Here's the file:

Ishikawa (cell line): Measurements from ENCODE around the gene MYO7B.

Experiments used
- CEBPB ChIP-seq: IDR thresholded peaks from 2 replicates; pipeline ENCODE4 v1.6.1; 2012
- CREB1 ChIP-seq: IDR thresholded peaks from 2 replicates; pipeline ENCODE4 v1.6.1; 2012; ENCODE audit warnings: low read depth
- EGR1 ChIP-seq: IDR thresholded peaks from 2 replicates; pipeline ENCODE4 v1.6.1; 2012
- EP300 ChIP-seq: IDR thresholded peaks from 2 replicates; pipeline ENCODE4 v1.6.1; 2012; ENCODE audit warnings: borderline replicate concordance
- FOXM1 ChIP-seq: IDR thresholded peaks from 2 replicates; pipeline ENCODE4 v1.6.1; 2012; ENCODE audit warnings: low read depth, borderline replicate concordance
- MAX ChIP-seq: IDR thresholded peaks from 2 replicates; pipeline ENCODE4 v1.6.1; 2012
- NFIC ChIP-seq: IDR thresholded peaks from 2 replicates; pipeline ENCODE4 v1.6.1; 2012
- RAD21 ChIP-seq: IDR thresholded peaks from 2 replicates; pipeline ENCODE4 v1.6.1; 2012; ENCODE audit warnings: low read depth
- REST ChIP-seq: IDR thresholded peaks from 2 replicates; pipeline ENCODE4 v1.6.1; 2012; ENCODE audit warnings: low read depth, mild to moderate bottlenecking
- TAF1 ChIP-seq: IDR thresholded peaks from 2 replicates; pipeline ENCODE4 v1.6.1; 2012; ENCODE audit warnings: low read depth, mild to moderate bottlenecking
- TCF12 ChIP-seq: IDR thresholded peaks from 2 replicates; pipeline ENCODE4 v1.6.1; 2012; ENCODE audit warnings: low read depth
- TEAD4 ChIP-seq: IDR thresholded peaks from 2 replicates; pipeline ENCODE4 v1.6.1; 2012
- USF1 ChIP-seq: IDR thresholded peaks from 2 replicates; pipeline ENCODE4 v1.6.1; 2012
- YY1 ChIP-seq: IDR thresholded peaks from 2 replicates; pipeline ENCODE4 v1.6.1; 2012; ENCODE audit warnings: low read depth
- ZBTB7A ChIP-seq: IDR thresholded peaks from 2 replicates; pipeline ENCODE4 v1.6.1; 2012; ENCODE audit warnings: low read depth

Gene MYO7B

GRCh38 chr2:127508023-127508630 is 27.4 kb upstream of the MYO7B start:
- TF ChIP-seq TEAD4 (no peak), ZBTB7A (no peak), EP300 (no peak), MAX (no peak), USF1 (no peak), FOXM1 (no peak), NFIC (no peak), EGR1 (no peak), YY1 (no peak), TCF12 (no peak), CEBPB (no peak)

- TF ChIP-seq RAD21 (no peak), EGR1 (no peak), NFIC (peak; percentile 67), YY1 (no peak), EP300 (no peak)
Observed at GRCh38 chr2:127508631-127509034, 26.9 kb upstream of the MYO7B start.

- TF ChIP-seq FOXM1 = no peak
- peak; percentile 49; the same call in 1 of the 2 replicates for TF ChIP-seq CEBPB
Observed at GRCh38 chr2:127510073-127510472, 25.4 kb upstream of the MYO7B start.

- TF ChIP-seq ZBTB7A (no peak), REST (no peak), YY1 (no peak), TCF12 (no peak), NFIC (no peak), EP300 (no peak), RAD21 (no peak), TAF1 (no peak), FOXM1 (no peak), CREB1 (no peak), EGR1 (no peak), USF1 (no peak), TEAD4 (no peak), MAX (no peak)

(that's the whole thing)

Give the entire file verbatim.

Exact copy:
Ishikawa (cell line): Measurements from ENCODE around the gene MYO7B.

Experiments used
- CEBPB ChIP-seq: IDR thresholded peaks from 2 replicates; pipeline ENCODE4 v1.6.1; 2012
- CREB1 ChIP-seq: IDR thresholded peaks from 2 replicates; pipeline ENCODE4 v1.6.1; 2012; ENCODE audit warnings: low read depth
- EGR1 ChIP-seq: IDR thresholded peaks from 2 replicates; pipeline ENCODE4 v1.6.1; 2012
- EP300 ChIP-seq: IDR thresholded peaks from 2 replicates; pipeline ENCODE4 v1.6.1; 2012; ENCODE audit warnings: borderline replicate concordance
- FOXM1 ChIP-seq: IDR thresholded peaks from 2 replicates; pipeline ENCODE4 v1.6.1; 2012; ENCODE audit warnings: low read depth, borderline replicate concordance
- MAX ChIP-seq: IDR thresholded peaks from 2 replicates; pipeline ENCODE4 v1.6.1; 2012
- NFIC ChIP-seq: IDR thresholded peaks from 2 replicates; pipeline ENCODE4 v1.6.1; 2012
- RAD21 ChIP-seq: IDR thresholded peaks from 2 replicates; pipeline ENCODE4 v1.6.1; 2012; ENCODE audit warnings: low read depth
- REST ChIP-seq: IDR thresholded peaks from 2 replicates; pipeline ENCODE4 v1.6.1; 2012; ENCODE audit warnings: low read depth, mild to moderate bottlenecking
- TAF1 ChIP-seq: IDR thresholded peaks from 2 replicates; pipeline ENCODE4 v1.6.1; 2012; ENCODE audit warnings: low read depth, mild to moderate bottlenecking
- TCF12 ChIP-seq: IDR thresholded peaks from 2 replicates; pipeline ENCODE4 v1.6.1; 2012; ENCODE audit warnings: low read depth
- TEAD4 ChIP-seq: IDR thresholded peaks from 2 replicates; pipeline ENCODE4 v1.6.1; 2012
- USF1 ChIP-seq: IDR thresholded peaks from 2 replicates; pipeline ENCODE4 v1.6.1; 2012
- YY1 ChIP-seq: IDR thresholded peaks from 2 replicates; pipeline ENCODE4 v1.6.1; 2012; ENCODE audit warnings: low read depth
- ZBTB7A ChIP-seq: IDR thresholded peaks from 2 replicates; pipeline ENCODE4 v1.6.1; 2012; ENCODE audit warnings: low read depth

Gene MYO7B

GRCh38 chr2:127508023-127508630 is 27.4 kb upstream of the MYO7B start:
- TF ChIP-seq TEAD4 (no peak), ZBTB7A (no peak), EP300 (no peak), MAX (no peak), USF1 (no peak), FOXM1 (no peak), NFIC (no peak), EGR1 (no peak), YY1 (no peak), TCF12 (no peak), CEBPB (no peak)

- TF ChIP-seq RAD21 (no peak), EGR1 (no peak), NFIC (peak; percentile 67), YY1 (no peak), EP300 (no peak)
Observed at GRCh38 chr2:127508631-127509034, 26.9 kb upstream of the MYO7B start.

- TF ChIP-seq FOXM1 = no peak
- peak; percentile 49; the same call in 1 of the 2 replicates for TF ChIP-seq CEBPB
Observed at GRCh38 chr2:127510073-127510472, 25.4 kb upstream of the MYO7B start.

- TF ChIP-seq ZBTB7A (no peak), REST (no peak), YY1 (no peak), TCF12 (no peak), NFIC (no peak), EP300 (no peak), RAD21 (no peak), TAF1 (no peak), FOXM1 (no peak), CREB1 (no peak), EGR1 (no peak), USF1 (no peak), TEAD4 (no peak), MAX (no peak)